As Wilde spoke, his eyes drifted to the Iraqi soldier, still clinging to life, on the stretcher.

"We've tried to make him as comfortable as possible," Wilde said, "and let the wound run its course."

---------------------------

How ironic,
an american soldier trying to save the lives of Iraqis shot by their own 'people'. the scariest part is that these thugs are killing
people because saddam told them to...

mugsy
03-27-2003, 04:42 PM
The more I read and hear about this madman the more I'm glad we are there liberating the people of Iraq.

I can't write what I really feel or I'd get banned from the site.

RICHARD
03-27-2003, 05:50 PM
from a WWII poster....


What did you do today for freedom?
Today, at the front, he died...
Today, that did you do?
Next time you see a list of the dead and wounded, ask yourself;

"What can I do tomorrow that will save the lives of
men like this and help them win the war?"

mugsy
03-27-2003, 06:30 PM
Very thought provoking. I'll think on that tonight and try something tomorrow.

RICHARD
03-27-2003, 08:22 PM
Originally posted by mugsy

I can't write what I really feel or I'd get banned from the site.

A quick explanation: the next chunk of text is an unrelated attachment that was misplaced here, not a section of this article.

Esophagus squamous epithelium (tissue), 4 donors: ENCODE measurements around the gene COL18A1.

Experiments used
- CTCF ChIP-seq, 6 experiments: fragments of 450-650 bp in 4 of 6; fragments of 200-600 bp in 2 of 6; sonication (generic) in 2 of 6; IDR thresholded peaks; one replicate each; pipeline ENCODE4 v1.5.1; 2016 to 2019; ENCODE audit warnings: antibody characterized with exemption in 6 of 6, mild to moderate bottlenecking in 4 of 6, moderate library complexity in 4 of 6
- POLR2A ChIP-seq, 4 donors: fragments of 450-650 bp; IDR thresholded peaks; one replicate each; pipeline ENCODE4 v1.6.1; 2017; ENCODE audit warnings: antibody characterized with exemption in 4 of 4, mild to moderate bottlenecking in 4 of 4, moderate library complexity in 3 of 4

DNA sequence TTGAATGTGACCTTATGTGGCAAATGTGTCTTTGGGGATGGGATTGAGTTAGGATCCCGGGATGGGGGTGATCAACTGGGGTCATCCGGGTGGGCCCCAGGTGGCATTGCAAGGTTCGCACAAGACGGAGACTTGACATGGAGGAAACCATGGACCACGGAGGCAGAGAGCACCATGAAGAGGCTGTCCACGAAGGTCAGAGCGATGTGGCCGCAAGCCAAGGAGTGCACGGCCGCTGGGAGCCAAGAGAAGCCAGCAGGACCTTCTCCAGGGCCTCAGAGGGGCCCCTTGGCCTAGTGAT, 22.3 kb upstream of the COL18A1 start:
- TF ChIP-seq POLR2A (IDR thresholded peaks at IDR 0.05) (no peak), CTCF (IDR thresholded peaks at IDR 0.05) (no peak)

clean it up and post it or whisper it in my ear.....












mike, just kidding!!!!!

Dakota's Mommy
03-28-2003, 09:24 AM
The more I read and hear about this madman the more I'm glad we are there liberating the people of Iraq.

You and me both Mugsy! You and me both!

I feel that we've got to do something now for these people and for the world before it gets any worse!

RICHARD
03-30-2003, 11:52 AM
He was a true American, and a true Marine


When Lance Cpl. Jose Gutierrez set out to do battle against the Iraqi Republican Guard just outside Umm Qasr, he was probably unable to think of much other than the task at hand: Freeing a port so humanitarian aid could soon make its way to the oppressed people he and his fellow Marines had come to liberate.